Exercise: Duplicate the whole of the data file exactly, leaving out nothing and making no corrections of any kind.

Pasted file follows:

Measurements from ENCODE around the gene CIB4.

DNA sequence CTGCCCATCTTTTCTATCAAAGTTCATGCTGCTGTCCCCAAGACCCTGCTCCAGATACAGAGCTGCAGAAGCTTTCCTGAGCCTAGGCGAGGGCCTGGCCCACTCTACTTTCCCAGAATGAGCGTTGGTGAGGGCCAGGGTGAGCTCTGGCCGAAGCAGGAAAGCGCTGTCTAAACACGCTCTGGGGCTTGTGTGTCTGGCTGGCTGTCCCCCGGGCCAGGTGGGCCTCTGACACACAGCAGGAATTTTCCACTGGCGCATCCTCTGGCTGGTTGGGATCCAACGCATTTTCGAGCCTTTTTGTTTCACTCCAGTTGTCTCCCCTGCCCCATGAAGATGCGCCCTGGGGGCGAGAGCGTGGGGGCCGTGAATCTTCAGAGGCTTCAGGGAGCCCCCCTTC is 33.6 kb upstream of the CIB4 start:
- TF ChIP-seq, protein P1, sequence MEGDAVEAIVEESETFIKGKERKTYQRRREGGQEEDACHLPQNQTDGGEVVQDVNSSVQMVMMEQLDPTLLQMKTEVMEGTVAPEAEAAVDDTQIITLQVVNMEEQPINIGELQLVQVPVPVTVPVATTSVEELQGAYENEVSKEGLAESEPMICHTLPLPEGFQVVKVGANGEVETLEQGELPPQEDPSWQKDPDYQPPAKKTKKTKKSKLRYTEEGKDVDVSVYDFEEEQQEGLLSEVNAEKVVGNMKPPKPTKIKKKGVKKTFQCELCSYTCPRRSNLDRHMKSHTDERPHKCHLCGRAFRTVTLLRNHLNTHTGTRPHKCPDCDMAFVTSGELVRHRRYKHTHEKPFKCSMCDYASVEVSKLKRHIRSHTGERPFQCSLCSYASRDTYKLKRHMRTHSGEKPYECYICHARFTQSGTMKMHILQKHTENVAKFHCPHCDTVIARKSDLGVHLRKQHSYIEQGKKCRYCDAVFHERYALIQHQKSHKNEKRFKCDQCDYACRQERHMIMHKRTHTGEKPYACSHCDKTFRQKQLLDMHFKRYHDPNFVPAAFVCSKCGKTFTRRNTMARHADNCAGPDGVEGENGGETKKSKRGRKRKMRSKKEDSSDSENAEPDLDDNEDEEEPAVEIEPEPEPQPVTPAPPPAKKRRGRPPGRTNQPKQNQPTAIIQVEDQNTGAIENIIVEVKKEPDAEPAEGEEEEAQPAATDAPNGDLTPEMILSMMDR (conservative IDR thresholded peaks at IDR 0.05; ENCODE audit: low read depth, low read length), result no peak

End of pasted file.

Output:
Measurements from ENCODE around the gene CIB4.

DNA sequence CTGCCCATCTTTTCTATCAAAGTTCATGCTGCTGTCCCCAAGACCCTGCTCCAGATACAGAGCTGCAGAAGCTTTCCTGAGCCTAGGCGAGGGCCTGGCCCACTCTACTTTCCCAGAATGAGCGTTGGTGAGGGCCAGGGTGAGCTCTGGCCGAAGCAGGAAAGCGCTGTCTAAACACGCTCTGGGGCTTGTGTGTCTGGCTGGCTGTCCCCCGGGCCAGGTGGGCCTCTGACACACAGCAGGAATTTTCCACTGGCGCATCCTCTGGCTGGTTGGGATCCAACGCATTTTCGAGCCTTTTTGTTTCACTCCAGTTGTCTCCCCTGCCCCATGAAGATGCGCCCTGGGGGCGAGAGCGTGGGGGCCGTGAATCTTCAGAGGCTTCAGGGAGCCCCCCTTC is 33.6 kb upstream of the CIB4 start:
- TF ChIP-seq, protein P1, sequence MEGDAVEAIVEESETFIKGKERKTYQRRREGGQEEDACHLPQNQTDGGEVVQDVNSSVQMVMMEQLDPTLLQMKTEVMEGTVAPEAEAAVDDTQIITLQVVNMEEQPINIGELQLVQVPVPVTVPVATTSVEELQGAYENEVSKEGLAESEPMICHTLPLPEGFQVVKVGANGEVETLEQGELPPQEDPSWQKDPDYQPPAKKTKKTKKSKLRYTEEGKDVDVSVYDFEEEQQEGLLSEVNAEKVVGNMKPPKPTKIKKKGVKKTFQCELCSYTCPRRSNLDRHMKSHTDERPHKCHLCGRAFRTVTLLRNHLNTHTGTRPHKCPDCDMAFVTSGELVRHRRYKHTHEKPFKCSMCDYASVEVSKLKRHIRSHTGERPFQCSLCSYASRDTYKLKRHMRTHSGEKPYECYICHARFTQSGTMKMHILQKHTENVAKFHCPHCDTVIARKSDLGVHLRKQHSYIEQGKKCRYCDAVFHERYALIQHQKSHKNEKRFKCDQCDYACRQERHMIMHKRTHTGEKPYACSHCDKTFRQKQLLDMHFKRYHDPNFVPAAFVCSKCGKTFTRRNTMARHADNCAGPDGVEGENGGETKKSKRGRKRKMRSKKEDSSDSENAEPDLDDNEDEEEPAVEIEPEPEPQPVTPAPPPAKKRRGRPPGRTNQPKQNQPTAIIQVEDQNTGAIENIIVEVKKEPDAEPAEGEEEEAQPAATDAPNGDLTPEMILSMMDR (conservative IDR thresholded peaks at IDR 0.05; ENCODE audit: low read depth, low read length), result no peak